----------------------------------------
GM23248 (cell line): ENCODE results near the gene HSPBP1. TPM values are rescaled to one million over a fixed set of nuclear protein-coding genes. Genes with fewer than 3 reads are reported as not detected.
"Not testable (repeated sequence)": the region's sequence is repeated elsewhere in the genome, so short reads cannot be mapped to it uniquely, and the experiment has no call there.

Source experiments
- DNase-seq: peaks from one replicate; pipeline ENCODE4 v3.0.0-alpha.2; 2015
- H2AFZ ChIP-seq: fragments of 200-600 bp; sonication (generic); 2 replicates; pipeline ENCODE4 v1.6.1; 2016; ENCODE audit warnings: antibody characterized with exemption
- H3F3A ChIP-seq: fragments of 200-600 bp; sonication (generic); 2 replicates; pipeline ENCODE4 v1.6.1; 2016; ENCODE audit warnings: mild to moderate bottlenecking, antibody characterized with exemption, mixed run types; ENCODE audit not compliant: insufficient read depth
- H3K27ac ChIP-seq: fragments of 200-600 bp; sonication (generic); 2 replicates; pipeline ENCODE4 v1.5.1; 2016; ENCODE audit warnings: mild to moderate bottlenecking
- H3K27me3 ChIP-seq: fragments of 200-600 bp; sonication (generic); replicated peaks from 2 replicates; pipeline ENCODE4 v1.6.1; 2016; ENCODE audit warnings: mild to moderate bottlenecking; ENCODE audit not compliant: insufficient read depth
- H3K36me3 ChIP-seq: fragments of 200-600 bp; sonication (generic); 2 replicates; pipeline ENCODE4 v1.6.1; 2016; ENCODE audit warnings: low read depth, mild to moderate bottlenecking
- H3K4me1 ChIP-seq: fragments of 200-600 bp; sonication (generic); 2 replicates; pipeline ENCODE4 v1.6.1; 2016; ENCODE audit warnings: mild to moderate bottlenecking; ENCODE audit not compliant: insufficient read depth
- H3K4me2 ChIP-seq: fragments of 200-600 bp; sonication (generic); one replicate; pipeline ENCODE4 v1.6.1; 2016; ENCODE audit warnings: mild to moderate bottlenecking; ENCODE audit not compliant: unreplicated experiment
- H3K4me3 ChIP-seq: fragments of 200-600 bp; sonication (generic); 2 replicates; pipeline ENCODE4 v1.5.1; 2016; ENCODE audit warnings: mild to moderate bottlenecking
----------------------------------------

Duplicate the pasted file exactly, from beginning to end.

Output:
GM23248 (cell line): ENCODE results near the gene HSPBP1. TPM values are rescaled to one million over a fixed set of nuclear protein-coding genes. Genes with fewer than 3 reads are reported as not detected.
"Not testable (repeated sequence)": the region's sequence is repeated elsewhere in the genome, so short reads cannot be mapped to it uniquely, and the experiment has no call there.

Source experiments
- DNase-seq: peaks from one replicate; pipeline ENCODE4 v3.0.0-alpha.2; 2015
- H2AFZ ChIP-seq: fragments of 200-600 bp; sonication (generic); 2 replicates; pipeline ENCODE4 v1.6.1; 2016; ENCODE audit warnings: antibody characterized with exemption
- H3F3A ChIP-seq: fragments of 200-600 bp; sonication (generic); 2 replicates; pipeline ENCODE4 v1.6.1; 2016; ENCODE audit warnings: mild to moderate bottlenecking, antibody characterized with exemption, mixed run types; ENCODE audit not compliant: insufficient read depth
- H3K27ac ChIP-seq: fragments of 200-600 bp; sonication (generic); 2 replicates; pipeline ENCODE4 v1.5.1; 2016; ENCODE audit warnings: mild to moderate bottlenecking
- H3K27me3 ChIP-seq: fragments of 200-600 bp; sonication (generic); replicated peaks from 2 replicates; pipeline ENCODE4 v1.6.1; 2016; ENCODE audit warnings: mild to moderate bottlenecking; ENCODE audit not compliant: insufficient read depth
- H3K36me3 ChIP-seq: fragments of 200-600 bp; sonication (generic); 2 replicates; pipeline ENCODE4 v1.6.1; 2016; ENCODE audit warnings: low read depth, mild to moderate bottlenecking
- H3K4me1 ChIP-seq: fragments of 200-600 bp; sonication (generic); 2 replicates; pipeline ENCODE4 v1.6.1; 2016; ENCODE audit warnings: mild to moderate bottlenecking; ENCODE audit not compliant: insufficient read depth
- H3K4me2 ChIP-seq: fragments of 200-600 bp; sonication (generic); one replicate; pipeline ENCODE4 v1.6.1; 2016; ENCODE audit warnings: mild to moderate bottlenecking; ENCODE audit not compliant: unreplicated experiment
- H3K4me3 ChIP-seq: fragments of 200-600 bp; sonication (generic); 2 replicates; pipeline ENCODE4 v1.5.1; 2016; ENCODE audit warnings: mild to moderate bottlenecking